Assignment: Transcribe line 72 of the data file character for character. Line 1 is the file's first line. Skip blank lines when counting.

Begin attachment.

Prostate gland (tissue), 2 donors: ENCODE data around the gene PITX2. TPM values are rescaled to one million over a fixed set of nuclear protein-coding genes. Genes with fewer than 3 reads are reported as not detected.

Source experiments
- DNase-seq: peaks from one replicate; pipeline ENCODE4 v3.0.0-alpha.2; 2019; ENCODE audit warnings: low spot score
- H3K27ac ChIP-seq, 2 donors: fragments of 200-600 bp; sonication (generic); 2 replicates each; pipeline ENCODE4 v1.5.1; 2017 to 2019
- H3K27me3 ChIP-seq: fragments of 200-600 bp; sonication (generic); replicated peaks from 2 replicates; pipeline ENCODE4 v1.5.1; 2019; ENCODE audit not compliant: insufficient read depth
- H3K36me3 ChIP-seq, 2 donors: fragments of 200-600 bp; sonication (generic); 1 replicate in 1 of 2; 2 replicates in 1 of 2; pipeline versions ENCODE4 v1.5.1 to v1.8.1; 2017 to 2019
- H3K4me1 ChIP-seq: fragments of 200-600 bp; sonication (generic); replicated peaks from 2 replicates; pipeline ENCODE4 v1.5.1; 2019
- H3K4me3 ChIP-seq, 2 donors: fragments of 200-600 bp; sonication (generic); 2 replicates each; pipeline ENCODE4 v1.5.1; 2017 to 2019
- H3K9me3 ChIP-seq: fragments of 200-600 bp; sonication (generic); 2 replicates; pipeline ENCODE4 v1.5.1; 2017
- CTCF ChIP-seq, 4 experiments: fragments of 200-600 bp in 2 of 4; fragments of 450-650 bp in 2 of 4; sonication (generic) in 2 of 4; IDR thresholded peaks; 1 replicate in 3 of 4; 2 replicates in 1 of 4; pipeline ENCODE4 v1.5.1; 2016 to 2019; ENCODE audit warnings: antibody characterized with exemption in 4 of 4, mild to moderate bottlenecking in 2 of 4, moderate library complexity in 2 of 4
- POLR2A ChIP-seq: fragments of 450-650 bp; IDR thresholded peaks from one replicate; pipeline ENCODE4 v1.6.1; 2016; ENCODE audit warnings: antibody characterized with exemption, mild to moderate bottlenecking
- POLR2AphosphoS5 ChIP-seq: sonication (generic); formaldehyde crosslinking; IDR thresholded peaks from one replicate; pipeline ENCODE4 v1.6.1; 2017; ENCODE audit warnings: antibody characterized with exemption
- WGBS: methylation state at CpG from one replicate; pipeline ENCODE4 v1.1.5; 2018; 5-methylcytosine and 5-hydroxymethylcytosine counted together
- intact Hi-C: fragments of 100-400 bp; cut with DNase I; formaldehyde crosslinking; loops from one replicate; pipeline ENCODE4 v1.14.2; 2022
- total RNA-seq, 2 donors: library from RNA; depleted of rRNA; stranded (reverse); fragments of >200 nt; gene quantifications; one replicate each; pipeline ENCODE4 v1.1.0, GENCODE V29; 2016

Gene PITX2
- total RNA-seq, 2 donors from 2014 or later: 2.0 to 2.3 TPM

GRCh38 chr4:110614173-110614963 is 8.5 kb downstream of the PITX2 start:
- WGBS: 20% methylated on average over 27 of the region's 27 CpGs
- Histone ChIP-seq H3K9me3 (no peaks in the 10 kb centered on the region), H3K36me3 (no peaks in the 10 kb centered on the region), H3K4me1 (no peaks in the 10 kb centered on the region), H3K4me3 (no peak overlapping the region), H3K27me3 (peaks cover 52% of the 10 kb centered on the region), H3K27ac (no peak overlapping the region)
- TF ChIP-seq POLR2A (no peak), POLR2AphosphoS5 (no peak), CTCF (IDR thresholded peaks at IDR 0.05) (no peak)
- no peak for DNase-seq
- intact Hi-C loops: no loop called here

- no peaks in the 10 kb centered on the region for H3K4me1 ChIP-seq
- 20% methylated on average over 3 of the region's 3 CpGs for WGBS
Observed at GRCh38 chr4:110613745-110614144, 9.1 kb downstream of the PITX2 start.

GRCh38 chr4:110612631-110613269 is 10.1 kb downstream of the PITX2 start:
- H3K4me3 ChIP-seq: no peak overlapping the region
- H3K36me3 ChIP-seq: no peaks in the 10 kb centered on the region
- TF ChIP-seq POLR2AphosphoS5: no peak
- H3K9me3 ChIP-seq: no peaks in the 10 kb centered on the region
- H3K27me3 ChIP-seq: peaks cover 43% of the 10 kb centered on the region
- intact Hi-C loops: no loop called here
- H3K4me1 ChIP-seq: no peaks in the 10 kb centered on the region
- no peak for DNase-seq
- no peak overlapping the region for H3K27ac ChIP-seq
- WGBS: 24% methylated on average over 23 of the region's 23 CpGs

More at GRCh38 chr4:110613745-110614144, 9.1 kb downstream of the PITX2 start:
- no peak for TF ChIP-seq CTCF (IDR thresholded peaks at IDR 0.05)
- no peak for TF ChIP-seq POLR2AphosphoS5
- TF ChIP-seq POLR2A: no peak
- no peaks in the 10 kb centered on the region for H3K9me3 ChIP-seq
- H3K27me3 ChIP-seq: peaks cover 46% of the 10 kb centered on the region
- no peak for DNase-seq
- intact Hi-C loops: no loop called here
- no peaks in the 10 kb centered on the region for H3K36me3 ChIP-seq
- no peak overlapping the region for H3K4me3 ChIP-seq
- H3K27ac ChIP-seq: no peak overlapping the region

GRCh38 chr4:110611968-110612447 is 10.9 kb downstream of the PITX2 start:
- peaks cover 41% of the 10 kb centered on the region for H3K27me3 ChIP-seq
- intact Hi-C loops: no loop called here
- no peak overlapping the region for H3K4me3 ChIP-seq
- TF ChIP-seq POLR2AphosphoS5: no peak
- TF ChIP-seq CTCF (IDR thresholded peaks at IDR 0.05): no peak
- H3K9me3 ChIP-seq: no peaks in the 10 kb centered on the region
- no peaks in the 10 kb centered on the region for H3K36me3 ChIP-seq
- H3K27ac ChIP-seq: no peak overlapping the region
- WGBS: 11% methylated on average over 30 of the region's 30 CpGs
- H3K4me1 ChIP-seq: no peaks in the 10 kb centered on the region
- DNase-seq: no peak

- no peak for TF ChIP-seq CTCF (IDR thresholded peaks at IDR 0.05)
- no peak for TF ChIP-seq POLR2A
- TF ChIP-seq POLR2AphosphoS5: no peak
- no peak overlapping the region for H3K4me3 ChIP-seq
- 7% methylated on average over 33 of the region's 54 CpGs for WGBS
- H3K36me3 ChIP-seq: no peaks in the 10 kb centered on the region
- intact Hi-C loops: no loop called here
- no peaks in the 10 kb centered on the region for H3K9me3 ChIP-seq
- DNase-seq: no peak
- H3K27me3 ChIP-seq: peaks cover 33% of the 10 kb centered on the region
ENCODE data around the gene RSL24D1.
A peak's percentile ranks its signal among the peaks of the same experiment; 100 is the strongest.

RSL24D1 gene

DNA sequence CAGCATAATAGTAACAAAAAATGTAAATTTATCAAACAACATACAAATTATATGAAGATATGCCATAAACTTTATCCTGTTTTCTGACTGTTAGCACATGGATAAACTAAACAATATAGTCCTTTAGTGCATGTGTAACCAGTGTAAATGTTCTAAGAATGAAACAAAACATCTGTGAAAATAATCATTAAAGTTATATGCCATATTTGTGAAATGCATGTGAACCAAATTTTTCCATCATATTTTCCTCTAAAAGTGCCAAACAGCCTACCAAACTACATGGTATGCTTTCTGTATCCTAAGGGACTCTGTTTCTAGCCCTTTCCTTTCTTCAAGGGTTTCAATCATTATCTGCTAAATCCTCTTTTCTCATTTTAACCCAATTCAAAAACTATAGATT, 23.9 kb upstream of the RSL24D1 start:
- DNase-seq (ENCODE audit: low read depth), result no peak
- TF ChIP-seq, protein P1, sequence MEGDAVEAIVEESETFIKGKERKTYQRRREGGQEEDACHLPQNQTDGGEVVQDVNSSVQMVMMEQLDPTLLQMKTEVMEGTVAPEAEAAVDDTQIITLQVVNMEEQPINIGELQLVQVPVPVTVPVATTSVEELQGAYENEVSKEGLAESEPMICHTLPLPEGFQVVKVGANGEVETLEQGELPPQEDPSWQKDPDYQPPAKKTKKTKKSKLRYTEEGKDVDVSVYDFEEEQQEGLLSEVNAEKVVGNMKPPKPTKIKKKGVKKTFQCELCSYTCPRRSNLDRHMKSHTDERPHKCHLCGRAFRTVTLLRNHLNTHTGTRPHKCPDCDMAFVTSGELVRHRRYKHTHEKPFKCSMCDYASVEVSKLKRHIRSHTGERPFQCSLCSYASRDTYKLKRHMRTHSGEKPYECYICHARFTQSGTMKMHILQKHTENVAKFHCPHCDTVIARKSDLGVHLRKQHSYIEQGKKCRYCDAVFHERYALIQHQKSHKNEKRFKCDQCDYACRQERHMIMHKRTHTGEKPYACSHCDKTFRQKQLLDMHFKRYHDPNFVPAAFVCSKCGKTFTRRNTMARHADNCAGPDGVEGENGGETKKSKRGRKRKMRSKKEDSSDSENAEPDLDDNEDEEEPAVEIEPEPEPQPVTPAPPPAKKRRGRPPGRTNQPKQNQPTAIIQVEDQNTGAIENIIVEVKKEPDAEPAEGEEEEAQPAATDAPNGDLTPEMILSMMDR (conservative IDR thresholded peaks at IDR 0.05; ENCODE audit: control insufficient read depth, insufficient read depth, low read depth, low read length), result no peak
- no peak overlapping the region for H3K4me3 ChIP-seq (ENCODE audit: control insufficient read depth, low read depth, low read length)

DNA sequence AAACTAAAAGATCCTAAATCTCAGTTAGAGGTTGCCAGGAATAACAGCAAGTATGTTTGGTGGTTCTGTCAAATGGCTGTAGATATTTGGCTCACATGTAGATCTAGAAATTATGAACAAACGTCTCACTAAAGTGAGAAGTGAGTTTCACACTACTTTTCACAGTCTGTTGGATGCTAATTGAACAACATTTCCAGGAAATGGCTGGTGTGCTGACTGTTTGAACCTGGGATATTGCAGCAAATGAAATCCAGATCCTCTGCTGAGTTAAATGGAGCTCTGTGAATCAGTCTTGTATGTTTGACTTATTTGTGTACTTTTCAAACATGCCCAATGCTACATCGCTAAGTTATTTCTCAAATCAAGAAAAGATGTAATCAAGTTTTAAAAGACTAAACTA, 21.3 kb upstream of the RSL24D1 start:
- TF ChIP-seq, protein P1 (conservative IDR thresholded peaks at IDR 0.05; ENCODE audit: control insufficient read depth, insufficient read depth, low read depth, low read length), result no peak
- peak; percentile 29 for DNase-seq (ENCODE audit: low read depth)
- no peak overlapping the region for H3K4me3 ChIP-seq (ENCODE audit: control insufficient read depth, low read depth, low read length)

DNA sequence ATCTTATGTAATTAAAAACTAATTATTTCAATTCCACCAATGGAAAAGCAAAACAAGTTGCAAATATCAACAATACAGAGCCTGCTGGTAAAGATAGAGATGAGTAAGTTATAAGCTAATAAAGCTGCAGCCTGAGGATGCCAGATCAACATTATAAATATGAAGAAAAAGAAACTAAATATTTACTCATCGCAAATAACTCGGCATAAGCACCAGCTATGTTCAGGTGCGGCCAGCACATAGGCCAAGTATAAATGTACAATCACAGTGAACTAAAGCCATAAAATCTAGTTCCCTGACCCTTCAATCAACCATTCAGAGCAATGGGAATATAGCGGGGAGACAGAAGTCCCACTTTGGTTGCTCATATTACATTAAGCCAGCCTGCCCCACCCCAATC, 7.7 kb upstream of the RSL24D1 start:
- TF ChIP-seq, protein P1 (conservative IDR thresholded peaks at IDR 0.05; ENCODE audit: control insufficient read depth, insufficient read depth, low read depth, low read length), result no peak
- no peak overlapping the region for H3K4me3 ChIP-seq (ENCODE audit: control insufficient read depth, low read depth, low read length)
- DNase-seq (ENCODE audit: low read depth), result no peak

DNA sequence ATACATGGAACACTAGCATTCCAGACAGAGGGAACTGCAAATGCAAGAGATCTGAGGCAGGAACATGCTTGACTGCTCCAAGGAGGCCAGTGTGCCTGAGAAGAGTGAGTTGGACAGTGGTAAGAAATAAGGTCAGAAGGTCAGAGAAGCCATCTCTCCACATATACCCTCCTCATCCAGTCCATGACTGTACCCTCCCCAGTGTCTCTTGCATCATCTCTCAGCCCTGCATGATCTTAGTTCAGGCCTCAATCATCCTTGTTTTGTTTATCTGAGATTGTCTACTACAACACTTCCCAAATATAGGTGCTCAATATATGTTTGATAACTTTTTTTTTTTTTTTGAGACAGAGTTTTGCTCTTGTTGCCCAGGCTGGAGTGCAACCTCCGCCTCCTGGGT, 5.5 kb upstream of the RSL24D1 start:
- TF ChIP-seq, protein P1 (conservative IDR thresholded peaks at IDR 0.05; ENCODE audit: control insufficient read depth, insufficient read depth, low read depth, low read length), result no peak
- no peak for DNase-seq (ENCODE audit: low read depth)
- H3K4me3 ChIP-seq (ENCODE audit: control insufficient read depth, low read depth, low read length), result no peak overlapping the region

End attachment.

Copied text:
A peak's percentile ranks its signal among the peaks of the same experiment; 100 is the strongest.